Inscription continues, “Dedicated May 8, 1981, Galvez Bicentennial Commission. Eduardo Anievas, Sculptor, Santander, Spain”. “Yo Solo” comes from the inscription on General Galvez’ coat of arms, created when he was named Count by the Spanish Crown. It is in reference to his singular determination to attack the British at Pensacola without the cooperation of the rest of the fleet.
An additional Battle of Pensacola marker image. Click for full size.
By Mark Hilton, March 10, 2014
5. An additional Battle of Pensacola marker
Sons of the American Revolution
Florida Society
Here at Fort George, Don Bernardo de Galvez of Spain achieved his greatest victory by defeating the British in the Battle of Pensacola in May 1781 during the American Revolutionary War.
The campaign successfully eliminated British control of the lower Mississippi River Valley and the Gulf of Mexico. As a result, the Territory of British West Florida was ceded to Spain in 1783 and subsequently to the United States of America in 1821.

This plaque is dedicated to the twenty-five American volunteers who served under General Galvez’s command in the Battle of Pensacola. Given by the Centennial Committee on the 100th anniversary of the founding in Pensacola of the Florida Society, Sons of American Revolution.
March 24
1886-1986
General Bernardo de Galvez image. Click for full size.
By Mark Hilton, March 10, 2014
6. General Bernardo de Galvez
King Carlos III of Spain appointed thirty-year old Benardo de Galvez Governor General of Louisiana on January 1, 1777. He had proven skills as a soldier and military leader in campaigns at Portugal and New Spain. In 1779, Galvez captured British outposts on the Mississippi, then Mobile in 1780. In February 1781, Field Marshal Galvez led a convoy of 32 ships and 3000 men to seize British West Florida. During the 61 day Battle of Pensacola, Galvez, out front of his troops, was wounded by musket fire. The Battle of Pensacola is considered the greatest victory of his career.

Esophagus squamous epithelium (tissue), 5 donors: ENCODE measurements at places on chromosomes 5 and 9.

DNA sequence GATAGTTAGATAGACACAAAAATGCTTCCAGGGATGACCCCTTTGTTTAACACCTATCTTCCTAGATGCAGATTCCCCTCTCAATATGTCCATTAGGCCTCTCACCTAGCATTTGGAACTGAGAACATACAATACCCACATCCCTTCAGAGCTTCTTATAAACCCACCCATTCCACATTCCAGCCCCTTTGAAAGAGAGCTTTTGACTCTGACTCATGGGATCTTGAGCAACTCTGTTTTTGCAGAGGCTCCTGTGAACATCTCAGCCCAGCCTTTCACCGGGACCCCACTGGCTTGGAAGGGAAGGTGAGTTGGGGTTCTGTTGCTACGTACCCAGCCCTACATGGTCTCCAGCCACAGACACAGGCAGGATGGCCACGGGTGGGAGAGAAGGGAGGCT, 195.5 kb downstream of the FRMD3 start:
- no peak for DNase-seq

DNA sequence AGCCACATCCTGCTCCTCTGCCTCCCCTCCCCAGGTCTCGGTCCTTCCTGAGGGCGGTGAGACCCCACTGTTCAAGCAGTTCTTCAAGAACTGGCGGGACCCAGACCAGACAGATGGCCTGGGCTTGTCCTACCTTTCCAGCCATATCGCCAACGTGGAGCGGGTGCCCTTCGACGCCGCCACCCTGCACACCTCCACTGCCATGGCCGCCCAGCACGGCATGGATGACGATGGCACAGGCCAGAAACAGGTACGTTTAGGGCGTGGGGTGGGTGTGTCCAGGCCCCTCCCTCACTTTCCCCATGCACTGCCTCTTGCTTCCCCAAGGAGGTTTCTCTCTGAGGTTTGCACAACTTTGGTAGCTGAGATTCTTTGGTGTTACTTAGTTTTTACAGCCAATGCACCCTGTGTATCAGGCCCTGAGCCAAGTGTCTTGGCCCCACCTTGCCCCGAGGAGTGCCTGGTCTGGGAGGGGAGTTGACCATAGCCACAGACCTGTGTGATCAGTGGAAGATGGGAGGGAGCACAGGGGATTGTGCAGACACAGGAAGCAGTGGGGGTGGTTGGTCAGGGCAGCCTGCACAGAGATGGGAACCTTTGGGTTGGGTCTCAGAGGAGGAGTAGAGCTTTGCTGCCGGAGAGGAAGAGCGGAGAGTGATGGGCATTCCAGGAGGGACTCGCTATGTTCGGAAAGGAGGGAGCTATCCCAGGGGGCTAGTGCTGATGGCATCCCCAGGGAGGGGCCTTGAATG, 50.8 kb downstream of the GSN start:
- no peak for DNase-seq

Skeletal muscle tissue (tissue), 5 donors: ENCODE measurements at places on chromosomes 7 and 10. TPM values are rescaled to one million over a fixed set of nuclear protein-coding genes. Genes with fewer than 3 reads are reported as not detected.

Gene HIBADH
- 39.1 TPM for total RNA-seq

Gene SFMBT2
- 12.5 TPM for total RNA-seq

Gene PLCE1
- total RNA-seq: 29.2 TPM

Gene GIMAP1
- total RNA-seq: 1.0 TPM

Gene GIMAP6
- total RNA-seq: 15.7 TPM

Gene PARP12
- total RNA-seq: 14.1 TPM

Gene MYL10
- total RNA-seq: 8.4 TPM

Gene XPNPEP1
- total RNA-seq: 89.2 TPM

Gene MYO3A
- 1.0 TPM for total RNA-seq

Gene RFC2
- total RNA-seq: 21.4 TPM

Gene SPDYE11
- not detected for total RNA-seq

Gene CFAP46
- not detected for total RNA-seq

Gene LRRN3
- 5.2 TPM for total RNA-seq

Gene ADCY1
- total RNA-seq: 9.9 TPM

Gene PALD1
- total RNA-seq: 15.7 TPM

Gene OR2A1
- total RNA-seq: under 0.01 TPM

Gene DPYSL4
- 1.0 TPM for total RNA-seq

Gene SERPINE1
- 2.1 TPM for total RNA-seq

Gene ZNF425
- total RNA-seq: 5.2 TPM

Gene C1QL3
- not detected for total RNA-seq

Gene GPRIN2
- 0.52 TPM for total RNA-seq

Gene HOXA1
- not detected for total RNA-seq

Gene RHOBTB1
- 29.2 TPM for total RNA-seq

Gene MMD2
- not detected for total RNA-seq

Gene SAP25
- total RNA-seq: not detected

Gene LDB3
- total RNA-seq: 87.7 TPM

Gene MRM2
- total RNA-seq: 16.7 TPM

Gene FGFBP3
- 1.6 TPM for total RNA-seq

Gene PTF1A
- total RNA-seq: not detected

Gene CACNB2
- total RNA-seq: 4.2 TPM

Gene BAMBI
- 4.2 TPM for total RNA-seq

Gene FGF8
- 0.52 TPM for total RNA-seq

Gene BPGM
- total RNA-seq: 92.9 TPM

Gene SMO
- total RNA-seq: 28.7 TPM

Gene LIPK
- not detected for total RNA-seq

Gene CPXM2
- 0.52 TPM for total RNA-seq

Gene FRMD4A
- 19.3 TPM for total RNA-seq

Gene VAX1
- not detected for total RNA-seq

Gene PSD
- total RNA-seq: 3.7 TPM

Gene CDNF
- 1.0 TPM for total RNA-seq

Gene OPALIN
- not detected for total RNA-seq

Battle of Pensacola image. Click for full size.
By Mark Hilton, March 10, 2014
7. Battle of Pensacola
Entering Pensacola Bay, the Spanish prepared trenches and batteries from which to attack the British forces. The British requested that the town not be attacked and women, children, and sick be allowed sanctuary in the waterfront stockade. The battle centered on Fort George. In spite of being out numbered 3 to 1, the British held their position for two months. With reinforcements, Galvez commanded over 7000 troops. On May 8th, 1781 a grenade from a Spanish howitzer exploded the powder magazine at the Queen's Redoubt, completely destroying the structure.
The British surrendered all of West Florida.
 
 
Credits. This page was last revised on August 4, 2017. This page originally submitted on March 12, 2014, by Mark Hilton of Montgomery, Alabama. This page has been viewed 699 times since then and 149 times this year. Photos:   1, 2, 3, 4, 5, 6, 7. submitted on March 12, 2014, by Mark Hilton of Montgomery, Alabama. • Bill Pfingsten was the editor who published this page.